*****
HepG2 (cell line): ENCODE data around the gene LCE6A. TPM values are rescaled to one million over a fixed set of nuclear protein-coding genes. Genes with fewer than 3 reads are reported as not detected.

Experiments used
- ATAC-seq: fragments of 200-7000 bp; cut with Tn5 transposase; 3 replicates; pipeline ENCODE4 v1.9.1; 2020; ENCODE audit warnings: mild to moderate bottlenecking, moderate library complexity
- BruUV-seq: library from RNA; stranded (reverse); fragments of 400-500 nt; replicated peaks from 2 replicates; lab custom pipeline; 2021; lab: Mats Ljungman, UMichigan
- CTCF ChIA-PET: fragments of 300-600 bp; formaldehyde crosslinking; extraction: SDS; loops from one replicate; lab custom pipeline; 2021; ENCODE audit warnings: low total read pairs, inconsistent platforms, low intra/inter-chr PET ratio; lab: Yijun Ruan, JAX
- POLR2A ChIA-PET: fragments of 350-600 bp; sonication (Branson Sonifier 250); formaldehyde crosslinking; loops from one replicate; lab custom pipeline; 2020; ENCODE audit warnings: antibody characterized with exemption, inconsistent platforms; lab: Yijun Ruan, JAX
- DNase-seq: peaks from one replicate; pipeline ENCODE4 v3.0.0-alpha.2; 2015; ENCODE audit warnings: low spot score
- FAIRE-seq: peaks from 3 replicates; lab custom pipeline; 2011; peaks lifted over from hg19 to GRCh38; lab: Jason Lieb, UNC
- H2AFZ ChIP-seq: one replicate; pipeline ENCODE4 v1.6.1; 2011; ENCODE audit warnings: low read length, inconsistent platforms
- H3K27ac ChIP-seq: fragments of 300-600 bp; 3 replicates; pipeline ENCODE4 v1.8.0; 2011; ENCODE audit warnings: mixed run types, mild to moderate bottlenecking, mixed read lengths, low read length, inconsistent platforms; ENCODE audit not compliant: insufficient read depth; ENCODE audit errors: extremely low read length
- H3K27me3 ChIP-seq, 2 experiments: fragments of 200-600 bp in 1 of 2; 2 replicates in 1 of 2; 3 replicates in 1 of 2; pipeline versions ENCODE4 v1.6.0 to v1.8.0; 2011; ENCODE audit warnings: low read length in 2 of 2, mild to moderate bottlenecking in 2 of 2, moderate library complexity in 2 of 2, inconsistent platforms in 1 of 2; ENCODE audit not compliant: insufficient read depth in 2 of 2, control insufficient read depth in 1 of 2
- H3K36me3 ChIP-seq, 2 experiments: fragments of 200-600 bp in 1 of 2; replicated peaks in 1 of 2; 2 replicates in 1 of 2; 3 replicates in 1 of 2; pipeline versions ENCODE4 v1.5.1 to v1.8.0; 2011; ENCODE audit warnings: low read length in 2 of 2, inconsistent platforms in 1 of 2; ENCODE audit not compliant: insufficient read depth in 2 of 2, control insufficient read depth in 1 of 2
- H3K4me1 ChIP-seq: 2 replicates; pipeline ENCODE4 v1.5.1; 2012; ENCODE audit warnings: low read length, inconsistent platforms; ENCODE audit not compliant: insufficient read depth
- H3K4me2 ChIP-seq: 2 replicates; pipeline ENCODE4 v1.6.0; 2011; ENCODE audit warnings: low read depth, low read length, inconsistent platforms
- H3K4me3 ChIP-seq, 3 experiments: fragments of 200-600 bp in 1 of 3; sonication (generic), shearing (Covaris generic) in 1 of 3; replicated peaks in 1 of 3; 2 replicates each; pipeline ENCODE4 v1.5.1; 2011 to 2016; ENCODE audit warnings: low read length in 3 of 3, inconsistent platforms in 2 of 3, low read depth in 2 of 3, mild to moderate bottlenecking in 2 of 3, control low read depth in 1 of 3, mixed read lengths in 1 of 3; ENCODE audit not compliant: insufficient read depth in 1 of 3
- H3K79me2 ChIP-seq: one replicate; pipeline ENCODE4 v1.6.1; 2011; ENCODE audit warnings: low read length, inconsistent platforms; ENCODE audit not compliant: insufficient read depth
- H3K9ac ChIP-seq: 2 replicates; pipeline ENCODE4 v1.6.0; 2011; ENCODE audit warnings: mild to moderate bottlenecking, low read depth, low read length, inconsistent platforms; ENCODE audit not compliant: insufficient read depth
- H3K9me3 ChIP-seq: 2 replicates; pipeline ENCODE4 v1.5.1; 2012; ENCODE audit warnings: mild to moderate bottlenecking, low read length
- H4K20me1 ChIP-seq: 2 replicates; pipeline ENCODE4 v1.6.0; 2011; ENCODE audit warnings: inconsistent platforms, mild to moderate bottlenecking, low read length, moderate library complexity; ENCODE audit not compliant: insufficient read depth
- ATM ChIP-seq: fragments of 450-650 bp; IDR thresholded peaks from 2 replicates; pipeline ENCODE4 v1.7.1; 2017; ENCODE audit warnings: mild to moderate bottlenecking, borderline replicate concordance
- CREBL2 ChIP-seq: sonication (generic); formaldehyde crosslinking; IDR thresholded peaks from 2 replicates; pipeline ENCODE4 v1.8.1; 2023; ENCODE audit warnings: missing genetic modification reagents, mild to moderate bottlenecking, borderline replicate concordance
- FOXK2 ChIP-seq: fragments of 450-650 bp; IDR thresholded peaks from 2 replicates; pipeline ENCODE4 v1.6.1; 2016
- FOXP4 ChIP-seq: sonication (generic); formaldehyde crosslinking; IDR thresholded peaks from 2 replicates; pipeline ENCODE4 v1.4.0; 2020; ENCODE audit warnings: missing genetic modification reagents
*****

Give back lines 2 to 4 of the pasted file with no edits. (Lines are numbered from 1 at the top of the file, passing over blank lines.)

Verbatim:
Experiments used
- ATAC-seq: fragments of 200-7000 bp; cut with Tn5 transposase; 3 replicates; pipeline ENCODE4 v1.9.1; 2020; ENCODE audit warnings: mild to moderate bottlenecking, moderate library complexity
- BruUV-seq: library from RNA; stranded (reverse); fragments of 400-500 nt; replicated peaks from 2 replicates; lab custom pipeline; 2021; lab: Mats Ljungman, UMichigan